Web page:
Conductive epoxy glue versus soldering for SMT devices

Recently our quality engineers at EPR rejected a PCB after its standard soldering process. The reason: a bad soldered component (TDK Capacitor 150pF CGA3E2C0G1H151J080AD). After analysis it was clear that this particular part should be used for conductive epoxy glue instead of the standard soldering process, because it had AgPd plating on its terminals.

What is conductive epoxy?

Conductive epoxy, also known as electrically conductive adhesive or conductive glue, is a material that consists of an epoxy resin mixed with a conductive filler. These resins require “curing” or a “setting time”, before the connection is secure. This means that the glue hardens out. The conductive material contained in the epoxy is often silver (Ag) or a form of carbon (graphite). An example is Ablebond’s 84-1LMISR4.

Why should we use a conductive epoxy?

Conductive epoxies are mainly used in applications where the risks of mechanical and thermal cracking are very high, as well as when there are concerns about damaging heat sensitive components on the PCB during soldering. Environmental reasons have out phased leaded soldering, but unleaded solders have a higher melting point, and because of this, sensitive electrical components near the solder joint can be damaged during the soldering process. Another issue with lead-free solder is that it is less elastic than leaded solder. This means that lead-free solder joints will be more brittle and more susceptible to developing cracks than with lead-based solder, especially during temperature cycling.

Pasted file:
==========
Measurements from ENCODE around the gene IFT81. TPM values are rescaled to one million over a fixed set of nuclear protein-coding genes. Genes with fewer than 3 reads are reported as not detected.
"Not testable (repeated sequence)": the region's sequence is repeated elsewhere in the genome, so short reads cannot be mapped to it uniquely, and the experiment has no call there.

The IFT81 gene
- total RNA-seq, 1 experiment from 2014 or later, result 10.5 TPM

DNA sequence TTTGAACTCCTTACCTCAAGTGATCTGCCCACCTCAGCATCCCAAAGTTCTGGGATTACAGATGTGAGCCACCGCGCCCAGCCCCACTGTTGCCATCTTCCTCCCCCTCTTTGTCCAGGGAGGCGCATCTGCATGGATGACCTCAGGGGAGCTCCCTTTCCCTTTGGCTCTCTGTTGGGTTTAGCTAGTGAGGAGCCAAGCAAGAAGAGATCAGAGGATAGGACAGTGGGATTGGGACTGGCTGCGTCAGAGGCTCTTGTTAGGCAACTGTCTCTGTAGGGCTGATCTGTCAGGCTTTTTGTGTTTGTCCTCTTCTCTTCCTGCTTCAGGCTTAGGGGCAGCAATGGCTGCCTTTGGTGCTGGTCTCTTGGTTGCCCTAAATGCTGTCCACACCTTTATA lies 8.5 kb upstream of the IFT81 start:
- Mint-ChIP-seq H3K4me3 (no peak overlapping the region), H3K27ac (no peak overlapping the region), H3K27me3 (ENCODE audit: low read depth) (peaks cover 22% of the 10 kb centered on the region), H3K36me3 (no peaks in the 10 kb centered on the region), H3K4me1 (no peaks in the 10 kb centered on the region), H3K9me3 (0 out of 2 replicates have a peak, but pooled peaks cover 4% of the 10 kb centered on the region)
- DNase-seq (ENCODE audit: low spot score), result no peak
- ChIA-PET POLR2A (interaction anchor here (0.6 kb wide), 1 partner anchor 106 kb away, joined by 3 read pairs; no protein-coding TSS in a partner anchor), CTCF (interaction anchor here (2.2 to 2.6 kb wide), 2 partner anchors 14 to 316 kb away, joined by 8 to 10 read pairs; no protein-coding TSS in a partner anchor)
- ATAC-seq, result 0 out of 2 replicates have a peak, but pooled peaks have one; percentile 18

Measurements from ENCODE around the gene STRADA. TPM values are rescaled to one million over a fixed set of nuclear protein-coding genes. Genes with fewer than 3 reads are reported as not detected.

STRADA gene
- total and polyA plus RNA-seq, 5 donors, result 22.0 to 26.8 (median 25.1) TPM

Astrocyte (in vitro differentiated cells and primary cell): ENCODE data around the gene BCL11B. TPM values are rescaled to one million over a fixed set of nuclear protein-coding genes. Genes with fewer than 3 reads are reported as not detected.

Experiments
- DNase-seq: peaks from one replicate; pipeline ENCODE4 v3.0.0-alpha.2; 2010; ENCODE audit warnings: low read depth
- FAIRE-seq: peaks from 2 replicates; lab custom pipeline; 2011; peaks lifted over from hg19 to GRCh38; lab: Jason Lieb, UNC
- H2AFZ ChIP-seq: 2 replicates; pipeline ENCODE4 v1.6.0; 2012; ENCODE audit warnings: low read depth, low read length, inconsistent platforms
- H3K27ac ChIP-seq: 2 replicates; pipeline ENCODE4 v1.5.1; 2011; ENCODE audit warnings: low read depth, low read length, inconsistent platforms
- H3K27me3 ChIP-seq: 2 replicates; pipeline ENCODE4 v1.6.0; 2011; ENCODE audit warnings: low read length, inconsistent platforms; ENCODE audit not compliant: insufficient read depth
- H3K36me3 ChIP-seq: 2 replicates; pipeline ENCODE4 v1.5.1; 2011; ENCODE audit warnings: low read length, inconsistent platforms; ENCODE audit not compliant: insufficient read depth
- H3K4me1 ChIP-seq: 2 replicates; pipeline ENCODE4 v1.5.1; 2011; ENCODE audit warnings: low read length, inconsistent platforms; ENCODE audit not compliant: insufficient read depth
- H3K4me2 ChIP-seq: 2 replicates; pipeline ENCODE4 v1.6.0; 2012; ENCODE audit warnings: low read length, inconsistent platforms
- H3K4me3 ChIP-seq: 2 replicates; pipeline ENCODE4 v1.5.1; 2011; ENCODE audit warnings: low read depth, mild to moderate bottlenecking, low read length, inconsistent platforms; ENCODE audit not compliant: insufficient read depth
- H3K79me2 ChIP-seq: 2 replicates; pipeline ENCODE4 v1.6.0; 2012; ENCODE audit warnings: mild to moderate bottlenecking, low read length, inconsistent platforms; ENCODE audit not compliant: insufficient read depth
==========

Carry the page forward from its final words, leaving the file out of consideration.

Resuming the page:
Mounting components with conductive epoxy

The general process for mounting components with conductive epoxy is similar to solder mounting. The following table displays the differences:


Epoxy and solder mounting processes

Figure 1: Epoxy and solder mounting processes. Source: TDK.

The curing durations for epoxies are significantly longer than the heating and cooling times for solders. So care must be taken to make sure they are maintained at the proper temperature during curing, or the epoxy may not fully cure.

Special care must be taken when placing the conductive epoxy. In the case of solder, excessive solder can be moved back to the landing point when heated because of the surface tension of the solder. However, epoxies cure without moving, and this can create shorts and silver migration issues (which could eventually result in a short). Experience is key in preventing this.


Excessive solder and glue placement

Figure 2: Excessive solder and glue placement. Source: TDK.

As with all engineering, there are trade-offs for every type of epoxy. For example, epoxies with higher conductivity have a weaker bond strength because of the greater filler to resin ratio. At EPR we are currently running a project for a mixed bond interposer construct.



  1. 1. TDK’s Guide to Multilayer Ceramic Capacitors for Use with Conductive Epoxies
  2. Mr. Andreas Rulek (Quality Controller at EPR)